Daily Press Briefing by the Office of the Spokesperson for the Secretary-General

14 March 2011

Daily Press Briefing by the Office of the Spokesperson for the Secretary-General

14 March 2011
Spokesperson's Noon Briefing
Department of Public Information • News and Media Division • New York

Daily Press Briefing by the Office of the Spokesperson for the Secretary-General

The following is a near-verbatim transcript of today’s noon briefing by Farhan Haq, Acting Deputy Spokesperson for the Secretary-General.

Good afternoon.

** Japan

The Secretary-General spoke by phone this morning with the Director General of the International Atomic Energy Agency (IAEA), Yukiya Amano, who informed him that there was no danger at the nuclear reactors in Japan.  The Director General said that the release of radioactivity from the reactors had been minimal and there should be minimal health consequences as a result.  The Secretary-General and the Director General agreed on the importance of a summit on nuclear safety that will take place next month in Kiev, Ukraine.

Also, a United Nations Disaster Assessment and Coordination (UNDAC) team has arrived in Japan to support the Government in its major emergency response operations.  The team will travel to the affected areas in the coming days to get a better understanding of the humanitarian needs.  It has been requested to disseminate accurate and timely information on the emergency and the ongoing response by the Government of Japan.

** Libya

The Security Council received an update this morning on the latest developments in Libya from the Under-Secretary-General for Political Affairs, B. Lynn Pascoe, in its closed consultations.

The Secretary-General’s Special Envoy for Libya, Abdul Ilah Khatib, is on his way to the country now.  He and the Secretary-General met over the weekend to discuss the situation in Libya, and Mr. Khatib has since departed from New York.

Meanwhile, the United Nations Humanitarian Coordinator for Libya, Rashid Khalikov, arrived in Tripoli, Libya, over the weekend.  He has met with authorities to discuss access for humanitarian aid workers throughout the country.  The Government has informed Mr. Khalikov that his mission would be granted access to locations outside Tripoli during his visit, including to areas of recent fighting.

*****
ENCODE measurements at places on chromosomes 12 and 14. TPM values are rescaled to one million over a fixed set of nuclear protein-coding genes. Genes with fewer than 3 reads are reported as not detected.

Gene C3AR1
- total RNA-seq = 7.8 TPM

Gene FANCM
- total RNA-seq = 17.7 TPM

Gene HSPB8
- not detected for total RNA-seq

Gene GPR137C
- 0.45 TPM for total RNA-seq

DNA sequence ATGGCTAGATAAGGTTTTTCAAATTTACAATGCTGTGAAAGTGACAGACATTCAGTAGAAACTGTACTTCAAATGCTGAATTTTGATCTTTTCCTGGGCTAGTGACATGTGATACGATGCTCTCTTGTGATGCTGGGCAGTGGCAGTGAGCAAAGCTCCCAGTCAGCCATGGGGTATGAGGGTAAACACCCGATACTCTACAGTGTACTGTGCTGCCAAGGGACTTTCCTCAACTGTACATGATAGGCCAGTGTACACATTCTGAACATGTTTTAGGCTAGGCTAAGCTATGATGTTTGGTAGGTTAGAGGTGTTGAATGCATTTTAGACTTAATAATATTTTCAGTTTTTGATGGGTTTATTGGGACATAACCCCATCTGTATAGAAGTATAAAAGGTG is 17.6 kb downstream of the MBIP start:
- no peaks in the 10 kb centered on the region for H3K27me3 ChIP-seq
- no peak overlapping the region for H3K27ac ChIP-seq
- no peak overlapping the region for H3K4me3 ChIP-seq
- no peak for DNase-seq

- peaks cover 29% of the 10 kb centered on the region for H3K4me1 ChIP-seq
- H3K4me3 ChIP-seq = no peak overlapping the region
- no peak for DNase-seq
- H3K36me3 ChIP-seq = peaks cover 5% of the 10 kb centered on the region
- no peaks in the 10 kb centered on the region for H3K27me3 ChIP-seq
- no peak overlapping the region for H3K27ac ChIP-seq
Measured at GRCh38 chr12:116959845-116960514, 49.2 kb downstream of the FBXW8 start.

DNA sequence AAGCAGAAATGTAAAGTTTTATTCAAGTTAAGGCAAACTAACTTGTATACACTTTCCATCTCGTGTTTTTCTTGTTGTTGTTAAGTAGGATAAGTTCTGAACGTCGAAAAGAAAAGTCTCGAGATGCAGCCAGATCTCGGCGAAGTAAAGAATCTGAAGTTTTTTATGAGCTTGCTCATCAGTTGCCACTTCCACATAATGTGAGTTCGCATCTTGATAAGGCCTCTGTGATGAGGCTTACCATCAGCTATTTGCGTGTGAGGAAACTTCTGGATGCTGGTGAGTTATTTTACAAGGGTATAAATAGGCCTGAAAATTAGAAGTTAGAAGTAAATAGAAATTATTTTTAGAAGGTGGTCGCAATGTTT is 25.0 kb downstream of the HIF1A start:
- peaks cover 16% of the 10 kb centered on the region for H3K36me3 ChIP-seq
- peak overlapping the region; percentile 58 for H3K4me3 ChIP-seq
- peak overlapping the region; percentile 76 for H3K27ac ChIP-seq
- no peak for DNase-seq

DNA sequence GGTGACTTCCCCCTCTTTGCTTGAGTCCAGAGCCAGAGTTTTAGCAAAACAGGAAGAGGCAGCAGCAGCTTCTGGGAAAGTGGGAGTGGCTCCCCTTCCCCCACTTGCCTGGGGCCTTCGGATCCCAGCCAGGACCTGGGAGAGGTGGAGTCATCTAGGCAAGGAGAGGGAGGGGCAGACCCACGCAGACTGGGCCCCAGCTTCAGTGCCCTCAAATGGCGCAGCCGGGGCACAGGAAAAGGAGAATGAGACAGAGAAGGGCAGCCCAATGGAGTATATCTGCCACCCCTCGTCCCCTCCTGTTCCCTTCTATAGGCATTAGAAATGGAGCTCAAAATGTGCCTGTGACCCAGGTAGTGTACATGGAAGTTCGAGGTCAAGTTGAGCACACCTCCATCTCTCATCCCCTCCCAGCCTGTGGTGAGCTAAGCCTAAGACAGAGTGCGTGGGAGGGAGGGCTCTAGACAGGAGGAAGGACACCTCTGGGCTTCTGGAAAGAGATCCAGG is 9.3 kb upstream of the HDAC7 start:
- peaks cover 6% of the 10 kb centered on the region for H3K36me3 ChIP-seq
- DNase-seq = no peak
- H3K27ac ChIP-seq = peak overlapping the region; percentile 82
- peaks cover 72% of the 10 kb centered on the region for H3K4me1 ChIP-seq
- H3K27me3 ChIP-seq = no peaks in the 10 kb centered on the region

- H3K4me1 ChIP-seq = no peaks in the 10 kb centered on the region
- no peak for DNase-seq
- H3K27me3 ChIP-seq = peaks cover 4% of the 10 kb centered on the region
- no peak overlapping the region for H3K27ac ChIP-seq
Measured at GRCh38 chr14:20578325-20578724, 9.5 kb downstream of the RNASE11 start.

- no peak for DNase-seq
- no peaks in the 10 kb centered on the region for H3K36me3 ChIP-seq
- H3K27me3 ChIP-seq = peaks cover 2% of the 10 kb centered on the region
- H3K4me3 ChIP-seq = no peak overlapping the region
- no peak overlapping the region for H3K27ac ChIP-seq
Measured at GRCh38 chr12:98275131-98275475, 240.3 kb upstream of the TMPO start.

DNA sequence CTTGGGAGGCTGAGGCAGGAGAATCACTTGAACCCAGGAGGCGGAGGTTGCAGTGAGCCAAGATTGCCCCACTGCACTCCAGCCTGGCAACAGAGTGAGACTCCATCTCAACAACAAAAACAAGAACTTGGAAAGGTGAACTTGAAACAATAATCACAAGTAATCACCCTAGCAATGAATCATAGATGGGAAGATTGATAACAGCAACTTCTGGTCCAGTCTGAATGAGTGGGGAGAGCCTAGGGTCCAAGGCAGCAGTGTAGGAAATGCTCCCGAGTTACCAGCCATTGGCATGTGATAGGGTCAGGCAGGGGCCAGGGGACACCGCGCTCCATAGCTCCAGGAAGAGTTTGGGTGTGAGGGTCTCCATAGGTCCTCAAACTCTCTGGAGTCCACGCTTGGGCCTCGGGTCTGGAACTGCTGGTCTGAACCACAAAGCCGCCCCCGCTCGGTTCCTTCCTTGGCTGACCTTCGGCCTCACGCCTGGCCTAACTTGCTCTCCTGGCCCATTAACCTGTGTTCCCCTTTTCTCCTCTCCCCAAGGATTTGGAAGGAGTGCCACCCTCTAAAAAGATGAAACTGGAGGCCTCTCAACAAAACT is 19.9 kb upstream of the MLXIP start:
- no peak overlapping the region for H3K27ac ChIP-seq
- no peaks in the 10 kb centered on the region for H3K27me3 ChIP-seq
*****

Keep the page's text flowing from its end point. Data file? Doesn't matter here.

The Humanitarian Coordinator’s team has observed that Tripoli appears calm, with shops being open and people moving freely in the city.  But it has also observed a large number of migrant workers forming long lines outside airport terminals and in makeshift camps outside the airport.

And that’s it from me.  Any questions?  If not… oh, okay.  Sure.

**Questions and Answers

Question:  Yes, you mentioned the Disaster Assessment and Coordination team that was going to Japan.  Are you aware of the UN operating in any other capacity in the relief efforts in the coming days?

Acting Deputy Spokesperson:  Well, the Disaster Assessment and Coordination [UNDAC] Team is there to work at the request of the Government of [Japan], and it did arrive, I believe, on Saturday.  So, it is there primarily, as we had indicated, to disseminate accurate and timely information and also to provide advice on the sort of humanitarian aid that will be provided.  Beyond that, the International Atomic Energy Agency is working with the [Japanese] authorities trying to see what sort of help it can provide in terms of the expertise needed to deal with the situation of the nuclear reactors.

Question:  And is the United Nations playing a smaller role in disaster relief efforts because Japan has a very large mechanism to deal with such efforts?

Acting Deputy Spokesperson:  Well, the Government of Japan is doing a considerable amount on its own to deal with the question of how to deal with the consequences of the earthquake and of the tsunami.  And it has also been organizing, in its own capacity, bilateral efforts from other countries who are trying to contribute assistance.  So we have a press release, in fact, from the Office for the Coordination of Humanitarian Affairs about this; but basically it mentions that the Japanese Government is doing a considerable amount of the work, but they have also asked us to do a certain amount in terms of the things that we can specifically help out with.  Yes?

Question:  Are other UN agencies like World Food Programme doing anything?  I know there is water shortage right now; is there any distribution of food and water?